Former Rep. Beto O’Rourke (D-TX) addressed the growing calls for him to drop out of the presidential race and instead launch a second bid for Texas’s U.S. Senate seat.
“There’s some part of me, and it’s a big part of me, that wants to stay here [in El Paso] and be with my family, and be with my community. I love El Paso,” O’Rourke said on Thursday. “There have even been some who suggested that I stay in Texas and run for Senate.”
“But that would not be good enough for this community,” he continued. “That would not be good enough for El Paso. That would not be good enough for this country.”
O’Rourke delivered a speech in El Paso, Texas, in what his campaign referred to as “his first major address.” It was intended to announce his return to the campaign trail after taking a brief pause after a deadly mass shooting occurred in his hometown.
The announcement comes as O’Rourke is facing mounting pressure to forgo his presidential ambitions in lieu of a more realistic shot at winning election in his home state of Texas.
“Beto, if you’re listening: Come home,” The Houston Chronicle editorial board wrote over the weekend. “Drop out of the race for president and come back to Texas to run for senator. The chances of you winning the race you’re in now are vanishingly small. And Texas needs you.”
O’Rourke unsuccessfully ran to unseat Sen. Ted Cruz (R-TX) during the 2018 midterm election cycle. He continuously trailed Cruz throughout the duration of their campaigns, but the race tightened to a margin of single digits in what was thought to be a reliably red state.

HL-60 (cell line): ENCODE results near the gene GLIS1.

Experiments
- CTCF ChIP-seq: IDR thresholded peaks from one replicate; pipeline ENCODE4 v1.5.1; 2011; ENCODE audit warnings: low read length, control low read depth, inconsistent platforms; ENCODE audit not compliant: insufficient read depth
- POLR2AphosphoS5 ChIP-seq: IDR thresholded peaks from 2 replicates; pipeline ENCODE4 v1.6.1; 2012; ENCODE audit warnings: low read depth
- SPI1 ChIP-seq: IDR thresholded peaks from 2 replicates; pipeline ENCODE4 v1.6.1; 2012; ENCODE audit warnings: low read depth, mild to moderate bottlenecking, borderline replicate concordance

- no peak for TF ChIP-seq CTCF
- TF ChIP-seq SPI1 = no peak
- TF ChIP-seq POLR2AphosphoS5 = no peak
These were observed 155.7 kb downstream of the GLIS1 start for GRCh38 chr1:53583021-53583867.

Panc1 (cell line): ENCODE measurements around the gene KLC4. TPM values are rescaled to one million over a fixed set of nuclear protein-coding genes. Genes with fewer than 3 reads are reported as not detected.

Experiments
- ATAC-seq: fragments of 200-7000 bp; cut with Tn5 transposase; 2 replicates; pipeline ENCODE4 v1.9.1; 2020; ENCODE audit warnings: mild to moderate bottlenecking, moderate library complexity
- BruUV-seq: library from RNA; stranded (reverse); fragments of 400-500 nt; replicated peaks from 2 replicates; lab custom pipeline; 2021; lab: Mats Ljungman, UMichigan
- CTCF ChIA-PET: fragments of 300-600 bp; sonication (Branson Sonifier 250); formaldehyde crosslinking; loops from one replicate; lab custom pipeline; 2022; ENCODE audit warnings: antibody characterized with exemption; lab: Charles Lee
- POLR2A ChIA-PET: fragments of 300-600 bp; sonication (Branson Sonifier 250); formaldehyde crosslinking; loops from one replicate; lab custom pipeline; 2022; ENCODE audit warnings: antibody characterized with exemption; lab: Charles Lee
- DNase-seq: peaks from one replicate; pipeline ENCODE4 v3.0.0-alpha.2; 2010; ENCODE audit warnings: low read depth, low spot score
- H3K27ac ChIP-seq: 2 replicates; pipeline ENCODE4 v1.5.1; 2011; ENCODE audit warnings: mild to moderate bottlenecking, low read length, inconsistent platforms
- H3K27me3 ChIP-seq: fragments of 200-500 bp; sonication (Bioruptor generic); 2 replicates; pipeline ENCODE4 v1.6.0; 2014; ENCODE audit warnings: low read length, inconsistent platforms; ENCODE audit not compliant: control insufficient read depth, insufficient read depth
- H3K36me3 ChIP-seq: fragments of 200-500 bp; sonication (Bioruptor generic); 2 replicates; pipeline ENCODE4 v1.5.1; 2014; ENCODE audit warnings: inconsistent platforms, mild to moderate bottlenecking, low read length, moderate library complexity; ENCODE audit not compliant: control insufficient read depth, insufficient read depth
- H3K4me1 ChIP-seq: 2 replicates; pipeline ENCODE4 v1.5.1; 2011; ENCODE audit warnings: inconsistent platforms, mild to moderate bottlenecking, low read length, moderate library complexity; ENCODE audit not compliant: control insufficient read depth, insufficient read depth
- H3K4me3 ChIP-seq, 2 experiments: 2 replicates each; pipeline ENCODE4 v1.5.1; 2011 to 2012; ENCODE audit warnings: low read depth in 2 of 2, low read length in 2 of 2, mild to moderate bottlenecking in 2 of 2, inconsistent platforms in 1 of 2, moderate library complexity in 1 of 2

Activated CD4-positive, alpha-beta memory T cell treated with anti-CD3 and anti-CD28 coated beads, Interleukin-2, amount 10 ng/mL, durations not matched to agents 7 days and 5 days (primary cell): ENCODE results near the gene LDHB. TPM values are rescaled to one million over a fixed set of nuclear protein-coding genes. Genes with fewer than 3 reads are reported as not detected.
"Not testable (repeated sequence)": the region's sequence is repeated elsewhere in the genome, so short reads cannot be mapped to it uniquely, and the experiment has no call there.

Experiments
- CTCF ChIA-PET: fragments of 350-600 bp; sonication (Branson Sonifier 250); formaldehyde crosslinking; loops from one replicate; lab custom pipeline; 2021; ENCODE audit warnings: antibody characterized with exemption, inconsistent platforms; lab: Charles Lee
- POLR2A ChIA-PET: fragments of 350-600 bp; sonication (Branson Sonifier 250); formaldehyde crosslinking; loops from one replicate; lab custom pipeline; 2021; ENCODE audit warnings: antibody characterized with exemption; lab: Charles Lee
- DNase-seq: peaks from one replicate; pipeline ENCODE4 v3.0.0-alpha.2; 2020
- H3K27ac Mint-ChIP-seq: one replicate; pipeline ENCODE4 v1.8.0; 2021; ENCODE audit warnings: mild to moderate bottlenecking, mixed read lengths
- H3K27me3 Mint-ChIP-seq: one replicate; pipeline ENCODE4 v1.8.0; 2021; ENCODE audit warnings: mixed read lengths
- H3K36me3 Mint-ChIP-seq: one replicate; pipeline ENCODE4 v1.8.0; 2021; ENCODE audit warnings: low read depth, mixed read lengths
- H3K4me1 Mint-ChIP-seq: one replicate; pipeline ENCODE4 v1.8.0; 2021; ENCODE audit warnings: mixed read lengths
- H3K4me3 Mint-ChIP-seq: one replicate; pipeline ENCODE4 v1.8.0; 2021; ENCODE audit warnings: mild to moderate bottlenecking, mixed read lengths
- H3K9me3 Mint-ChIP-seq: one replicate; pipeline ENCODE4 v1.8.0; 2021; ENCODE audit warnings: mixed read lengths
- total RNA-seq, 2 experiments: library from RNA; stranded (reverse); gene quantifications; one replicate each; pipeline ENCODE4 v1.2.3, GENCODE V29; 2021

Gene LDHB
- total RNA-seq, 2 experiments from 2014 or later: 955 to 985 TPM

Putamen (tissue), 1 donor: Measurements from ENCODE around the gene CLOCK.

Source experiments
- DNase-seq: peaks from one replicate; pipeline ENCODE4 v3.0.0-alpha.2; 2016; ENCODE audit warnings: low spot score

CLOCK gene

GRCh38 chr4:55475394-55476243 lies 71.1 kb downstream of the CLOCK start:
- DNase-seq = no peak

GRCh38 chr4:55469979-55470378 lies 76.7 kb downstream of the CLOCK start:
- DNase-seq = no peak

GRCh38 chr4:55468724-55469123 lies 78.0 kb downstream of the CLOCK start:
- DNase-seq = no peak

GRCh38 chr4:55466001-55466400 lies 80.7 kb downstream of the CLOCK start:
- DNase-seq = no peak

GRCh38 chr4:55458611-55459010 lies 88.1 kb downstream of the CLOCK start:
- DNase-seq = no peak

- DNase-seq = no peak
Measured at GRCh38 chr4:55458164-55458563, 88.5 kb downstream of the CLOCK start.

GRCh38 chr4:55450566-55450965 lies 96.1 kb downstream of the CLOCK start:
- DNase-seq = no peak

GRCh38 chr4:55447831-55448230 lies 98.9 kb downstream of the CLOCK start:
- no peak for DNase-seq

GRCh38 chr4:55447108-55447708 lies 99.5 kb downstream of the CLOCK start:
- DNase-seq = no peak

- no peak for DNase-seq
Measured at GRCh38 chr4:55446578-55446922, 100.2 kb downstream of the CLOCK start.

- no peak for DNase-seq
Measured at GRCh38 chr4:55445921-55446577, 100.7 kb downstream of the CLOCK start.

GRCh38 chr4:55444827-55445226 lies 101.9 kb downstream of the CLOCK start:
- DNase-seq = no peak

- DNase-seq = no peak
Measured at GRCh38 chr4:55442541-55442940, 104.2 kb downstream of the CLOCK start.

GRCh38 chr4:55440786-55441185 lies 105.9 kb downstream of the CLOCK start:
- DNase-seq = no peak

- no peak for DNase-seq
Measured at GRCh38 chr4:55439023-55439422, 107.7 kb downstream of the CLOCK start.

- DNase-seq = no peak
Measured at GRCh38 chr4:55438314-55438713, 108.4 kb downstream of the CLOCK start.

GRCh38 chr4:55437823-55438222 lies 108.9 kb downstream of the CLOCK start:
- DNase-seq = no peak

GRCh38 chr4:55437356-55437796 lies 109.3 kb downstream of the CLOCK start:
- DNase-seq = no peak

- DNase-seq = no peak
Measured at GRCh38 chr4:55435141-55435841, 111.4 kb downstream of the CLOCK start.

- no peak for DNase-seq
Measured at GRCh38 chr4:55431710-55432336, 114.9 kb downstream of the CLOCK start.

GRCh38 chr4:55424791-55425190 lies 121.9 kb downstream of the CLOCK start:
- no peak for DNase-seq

Despite consistently polling below 3%, the former Texas lawmaker rejected all calls to end his campaign and instead recast himself a warrior against President Donald Trump.
“We must take the fight directly to the source of this problem, that person, who has caused this pain and placed this country in this moment of peril,” O’Rourke said. “And that is Donald Trump.”
Shifting approaches, O’Rourke pledged to abandon the traditional campaign strategy of focusing on the early primary states, such as Iowa and New Hampshire. Instead, he would be traveling to heavily immigrant areas where he contends that Trump has been “terrorizing and terrifying.” He also will make his anti-gun platform a central issue to his campaign.
“I want to be the leader for this country that we need right now and that we do not have,” O’Rourke said. “Someone who will only not tear us apart, but do everything within their power to bring us together. Someone who doesn’t inflame, but instead heals. Someone who doesn’t work with fear but instead hope.”
“In other words, I want to be the kind of leader for this country that El Paso has raised me and taught me to be,” he added.
Democrats are urgently looking for a reliable challenge to Sen. John Cornyn (R-TX) in order to flip the Senate blue. Winning Texas’ 38 electoral college votes has long been a pipe dream for the party, which has not won a statewide race in the Lone Star state since former President Jimmy Carter ran in 1976.